That Day When Louis Armstrong Knocked The Beatles Out of #1


You don’t understand. The Beatles run of massive hits in the 1960’s was akin to the Lakers’ run of titles in the 1980’s. They were an unstoppable, immovable force at the height of musical brilliance. They were the first foreign group to break through the American pop scene and held the #1 spot on the Billboard Hot 100 for three and a half months, starting it off with their monster single “I Wanna Hold Your Hand.” But then, someone else came along seemingly out of nowhere. Well, not totally nowhere, but kind of nowhere. It was a 63 year old man named Louis Armstrong.

The iconic jazz artist had his share of wild successes throughout the 20th century, revolutionizing music beyond just the jazz genre. It was only fitting that he would come along and supplant the Beatles, the hot new band on the scene. There was one area the Beatles never really explored, and that was the trumpet. Yes, they had songs like “All You Need is Love” which featured an orchestral arrangement, but jazz is a different animal. Indeed, the stylings of Louis Armstrong are unique, and should always be treated as such.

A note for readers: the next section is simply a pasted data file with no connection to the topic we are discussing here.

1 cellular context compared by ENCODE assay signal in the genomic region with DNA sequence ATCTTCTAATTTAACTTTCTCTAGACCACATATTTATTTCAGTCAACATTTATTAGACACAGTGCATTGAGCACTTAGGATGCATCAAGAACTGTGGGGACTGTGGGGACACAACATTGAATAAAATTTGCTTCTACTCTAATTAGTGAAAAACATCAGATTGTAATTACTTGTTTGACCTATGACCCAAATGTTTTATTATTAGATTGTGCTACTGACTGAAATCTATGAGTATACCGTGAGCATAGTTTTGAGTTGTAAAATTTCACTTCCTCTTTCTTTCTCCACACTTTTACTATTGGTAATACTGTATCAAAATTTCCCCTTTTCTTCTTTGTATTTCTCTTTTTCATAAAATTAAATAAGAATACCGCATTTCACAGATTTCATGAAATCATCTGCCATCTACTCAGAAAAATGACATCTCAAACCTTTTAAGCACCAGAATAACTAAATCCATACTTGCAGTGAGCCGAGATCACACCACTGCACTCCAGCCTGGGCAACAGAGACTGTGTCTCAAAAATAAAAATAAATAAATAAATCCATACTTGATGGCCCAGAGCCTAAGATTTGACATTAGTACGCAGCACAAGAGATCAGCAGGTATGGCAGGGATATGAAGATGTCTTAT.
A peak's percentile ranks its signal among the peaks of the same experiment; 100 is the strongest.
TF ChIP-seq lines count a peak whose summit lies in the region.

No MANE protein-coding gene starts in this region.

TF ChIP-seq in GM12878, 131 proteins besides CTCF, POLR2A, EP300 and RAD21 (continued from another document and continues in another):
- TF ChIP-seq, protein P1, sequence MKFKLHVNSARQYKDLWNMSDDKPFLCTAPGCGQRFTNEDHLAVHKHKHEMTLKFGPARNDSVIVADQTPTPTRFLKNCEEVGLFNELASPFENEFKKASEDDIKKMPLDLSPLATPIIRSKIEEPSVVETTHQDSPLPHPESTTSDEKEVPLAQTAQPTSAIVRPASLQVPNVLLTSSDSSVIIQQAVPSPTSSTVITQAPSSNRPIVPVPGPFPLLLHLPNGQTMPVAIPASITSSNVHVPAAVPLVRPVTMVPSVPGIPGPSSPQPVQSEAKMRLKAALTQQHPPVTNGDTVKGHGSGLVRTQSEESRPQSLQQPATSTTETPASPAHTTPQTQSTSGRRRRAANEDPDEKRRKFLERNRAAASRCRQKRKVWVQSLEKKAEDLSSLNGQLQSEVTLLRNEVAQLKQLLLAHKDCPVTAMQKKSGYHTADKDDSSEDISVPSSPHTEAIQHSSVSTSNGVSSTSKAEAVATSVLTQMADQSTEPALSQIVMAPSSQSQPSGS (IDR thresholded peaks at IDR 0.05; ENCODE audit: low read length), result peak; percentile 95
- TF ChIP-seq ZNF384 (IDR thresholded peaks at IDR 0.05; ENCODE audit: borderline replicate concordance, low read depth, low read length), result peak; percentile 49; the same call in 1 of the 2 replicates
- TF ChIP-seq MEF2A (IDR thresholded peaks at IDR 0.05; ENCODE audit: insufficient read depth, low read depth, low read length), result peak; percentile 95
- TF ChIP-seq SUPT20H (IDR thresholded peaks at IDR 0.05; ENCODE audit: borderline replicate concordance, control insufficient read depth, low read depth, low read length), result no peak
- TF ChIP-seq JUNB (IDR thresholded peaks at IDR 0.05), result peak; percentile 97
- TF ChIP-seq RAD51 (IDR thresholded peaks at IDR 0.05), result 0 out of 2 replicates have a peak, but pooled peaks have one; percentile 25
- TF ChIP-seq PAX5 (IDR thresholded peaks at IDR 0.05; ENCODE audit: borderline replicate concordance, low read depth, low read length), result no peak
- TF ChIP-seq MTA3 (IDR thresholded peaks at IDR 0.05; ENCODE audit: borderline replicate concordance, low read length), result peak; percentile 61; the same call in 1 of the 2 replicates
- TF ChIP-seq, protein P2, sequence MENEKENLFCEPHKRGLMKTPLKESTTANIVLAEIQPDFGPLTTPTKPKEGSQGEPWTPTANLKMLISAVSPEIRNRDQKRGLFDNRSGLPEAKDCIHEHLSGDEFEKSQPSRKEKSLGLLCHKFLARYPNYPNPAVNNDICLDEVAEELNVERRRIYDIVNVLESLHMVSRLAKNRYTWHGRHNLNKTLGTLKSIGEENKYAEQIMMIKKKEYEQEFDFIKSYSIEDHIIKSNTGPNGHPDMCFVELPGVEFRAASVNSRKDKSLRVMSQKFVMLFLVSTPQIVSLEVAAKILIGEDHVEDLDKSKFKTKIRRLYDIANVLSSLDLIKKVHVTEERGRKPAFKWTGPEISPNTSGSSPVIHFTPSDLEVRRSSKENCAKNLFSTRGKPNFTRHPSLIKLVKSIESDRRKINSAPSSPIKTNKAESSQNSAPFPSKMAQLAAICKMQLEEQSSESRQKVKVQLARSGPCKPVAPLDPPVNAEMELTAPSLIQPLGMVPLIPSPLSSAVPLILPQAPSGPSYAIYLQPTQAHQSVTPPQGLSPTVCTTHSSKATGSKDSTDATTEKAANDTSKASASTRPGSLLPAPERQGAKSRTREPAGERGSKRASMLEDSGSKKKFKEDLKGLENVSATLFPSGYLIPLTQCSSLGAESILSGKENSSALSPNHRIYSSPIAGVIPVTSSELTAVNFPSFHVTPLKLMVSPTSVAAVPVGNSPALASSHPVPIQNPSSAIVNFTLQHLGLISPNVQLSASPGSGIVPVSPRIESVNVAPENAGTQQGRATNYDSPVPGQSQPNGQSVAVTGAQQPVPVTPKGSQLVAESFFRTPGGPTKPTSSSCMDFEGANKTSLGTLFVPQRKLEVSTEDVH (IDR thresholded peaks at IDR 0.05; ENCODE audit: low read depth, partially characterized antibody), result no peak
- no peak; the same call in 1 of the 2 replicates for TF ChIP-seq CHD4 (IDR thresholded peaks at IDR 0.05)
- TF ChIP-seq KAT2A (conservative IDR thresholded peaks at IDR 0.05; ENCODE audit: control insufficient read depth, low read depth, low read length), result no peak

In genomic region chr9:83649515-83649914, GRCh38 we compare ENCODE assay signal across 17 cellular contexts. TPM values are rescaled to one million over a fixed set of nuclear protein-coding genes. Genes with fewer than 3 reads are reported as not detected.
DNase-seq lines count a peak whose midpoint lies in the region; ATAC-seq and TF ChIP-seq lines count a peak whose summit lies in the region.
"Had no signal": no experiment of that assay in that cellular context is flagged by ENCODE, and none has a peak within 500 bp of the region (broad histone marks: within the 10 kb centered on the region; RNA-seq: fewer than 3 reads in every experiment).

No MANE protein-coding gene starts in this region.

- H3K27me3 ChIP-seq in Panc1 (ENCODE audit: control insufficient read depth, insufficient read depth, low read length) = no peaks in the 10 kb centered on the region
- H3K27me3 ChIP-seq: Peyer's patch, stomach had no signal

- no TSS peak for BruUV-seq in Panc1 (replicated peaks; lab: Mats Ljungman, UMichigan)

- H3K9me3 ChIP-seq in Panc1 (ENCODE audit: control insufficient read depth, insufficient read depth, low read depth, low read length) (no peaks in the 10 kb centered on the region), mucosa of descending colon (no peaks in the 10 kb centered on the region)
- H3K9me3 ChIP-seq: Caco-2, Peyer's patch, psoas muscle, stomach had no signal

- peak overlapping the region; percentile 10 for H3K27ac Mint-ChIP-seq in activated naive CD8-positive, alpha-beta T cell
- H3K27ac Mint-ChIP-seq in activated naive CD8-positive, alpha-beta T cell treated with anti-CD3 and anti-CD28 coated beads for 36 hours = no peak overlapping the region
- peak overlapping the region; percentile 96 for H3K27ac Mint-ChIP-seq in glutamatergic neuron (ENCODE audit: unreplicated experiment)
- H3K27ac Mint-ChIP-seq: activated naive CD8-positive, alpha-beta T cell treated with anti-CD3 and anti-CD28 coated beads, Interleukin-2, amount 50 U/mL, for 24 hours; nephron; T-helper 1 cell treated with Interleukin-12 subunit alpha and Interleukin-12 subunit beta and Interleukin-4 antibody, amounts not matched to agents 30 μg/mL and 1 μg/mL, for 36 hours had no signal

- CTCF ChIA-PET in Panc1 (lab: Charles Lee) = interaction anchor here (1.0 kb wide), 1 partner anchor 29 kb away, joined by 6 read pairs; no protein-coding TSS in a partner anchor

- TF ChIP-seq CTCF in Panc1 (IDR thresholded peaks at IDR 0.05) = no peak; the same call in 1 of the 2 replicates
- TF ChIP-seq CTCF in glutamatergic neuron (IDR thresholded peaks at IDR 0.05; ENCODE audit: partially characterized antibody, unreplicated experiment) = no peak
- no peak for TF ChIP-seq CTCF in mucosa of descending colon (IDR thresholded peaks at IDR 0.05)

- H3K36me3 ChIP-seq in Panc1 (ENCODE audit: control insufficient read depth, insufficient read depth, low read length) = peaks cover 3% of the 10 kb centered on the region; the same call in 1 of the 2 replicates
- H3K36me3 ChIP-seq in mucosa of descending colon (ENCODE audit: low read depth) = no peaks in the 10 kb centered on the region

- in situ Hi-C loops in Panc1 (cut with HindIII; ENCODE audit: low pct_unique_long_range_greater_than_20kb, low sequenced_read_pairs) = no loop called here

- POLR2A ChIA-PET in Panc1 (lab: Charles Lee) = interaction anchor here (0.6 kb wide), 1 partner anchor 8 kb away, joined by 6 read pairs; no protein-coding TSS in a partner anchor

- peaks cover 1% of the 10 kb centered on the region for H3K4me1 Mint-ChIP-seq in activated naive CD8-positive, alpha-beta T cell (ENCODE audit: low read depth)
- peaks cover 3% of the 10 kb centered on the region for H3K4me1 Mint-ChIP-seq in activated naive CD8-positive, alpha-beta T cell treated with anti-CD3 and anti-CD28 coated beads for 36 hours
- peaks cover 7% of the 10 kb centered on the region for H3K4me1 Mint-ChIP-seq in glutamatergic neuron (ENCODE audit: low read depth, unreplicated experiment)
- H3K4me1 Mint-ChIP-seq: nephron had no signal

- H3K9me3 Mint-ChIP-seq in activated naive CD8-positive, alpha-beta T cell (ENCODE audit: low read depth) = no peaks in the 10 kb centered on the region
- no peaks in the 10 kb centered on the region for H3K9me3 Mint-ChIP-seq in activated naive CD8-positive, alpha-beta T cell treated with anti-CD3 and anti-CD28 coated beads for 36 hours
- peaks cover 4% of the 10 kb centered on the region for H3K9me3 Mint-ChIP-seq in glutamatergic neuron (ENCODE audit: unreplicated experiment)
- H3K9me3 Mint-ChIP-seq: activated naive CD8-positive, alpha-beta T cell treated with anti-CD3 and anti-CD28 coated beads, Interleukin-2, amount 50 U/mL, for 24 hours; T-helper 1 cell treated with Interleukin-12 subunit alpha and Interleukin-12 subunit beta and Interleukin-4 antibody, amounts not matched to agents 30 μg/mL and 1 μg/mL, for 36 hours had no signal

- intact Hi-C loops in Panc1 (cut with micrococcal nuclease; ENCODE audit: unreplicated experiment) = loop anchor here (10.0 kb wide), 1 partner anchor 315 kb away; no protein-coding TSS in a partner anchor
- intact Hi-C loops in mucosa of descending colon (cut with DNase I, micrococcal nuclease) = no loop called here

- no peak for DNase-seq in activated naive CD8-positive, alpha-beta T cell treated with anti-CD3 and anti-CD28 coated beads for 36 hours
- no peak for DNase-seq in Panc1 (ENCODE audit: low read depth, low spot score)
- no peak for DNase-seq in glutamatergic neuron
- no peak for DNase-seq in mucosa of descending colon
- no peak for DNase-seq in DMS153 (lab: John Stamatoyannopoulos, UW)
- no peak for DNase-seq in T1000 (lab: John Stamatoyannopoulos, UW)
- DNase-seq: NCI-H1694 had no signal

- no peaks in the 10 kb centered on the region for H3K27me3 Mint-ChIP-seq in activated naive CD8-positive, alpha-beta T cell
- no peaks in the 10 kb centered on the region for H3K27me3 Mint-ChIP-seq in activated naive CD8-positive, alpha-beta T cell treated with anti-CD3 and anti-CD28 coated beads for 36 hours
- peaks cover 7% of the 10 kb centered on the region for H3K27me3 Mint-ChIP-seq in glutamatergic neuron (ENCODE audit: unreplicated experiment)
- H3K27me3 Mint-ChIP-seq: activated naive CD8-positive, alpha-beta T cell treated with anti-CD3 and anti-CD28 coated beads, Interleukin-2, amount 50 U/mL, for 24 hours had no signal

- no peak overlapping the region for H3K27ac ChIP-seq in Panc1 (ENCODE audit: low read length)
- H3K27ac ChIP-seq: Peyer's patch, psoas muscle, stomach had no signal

Isn’t it remarkable how legends never seem to die? Look at Tony Bennett. He had a recent return to the spotlight alongside pop star Lady Gaga, as the pair began touring the country and performing duets. Even though Tony is hovering around 90, he doesn’t seem to want to slow down in the slightest.

Fast forward to the early 2000’s, when Paul McCartney was 63 years old, and he was also producing quality music. It’s clear that talent knows no boundaries, especially when it comes to age. Can you imagine how successful Justin Bieber will be in 40 years? You’d better Belieb it!

Anyway, we almost forgot to mention the song that propelled Louis to the top of the charts. It was “Hello Dolly.” Ever heard of it? A classic.

Not only was Louis immensely talented, but the man could sweat with the best of them. Not sure there’s been a musician who’s perspired more on-stage than the great Mr. Armstrong. It’s a compliment, really.

As a millennial, I can only imagine what it would’ve been like to witness this incredible era of music. But thanks to YouTube, I can try my best.

More young people today should listen to artists like Louis and Miles Davis, as they offer a more cultured musical offering compared to today.



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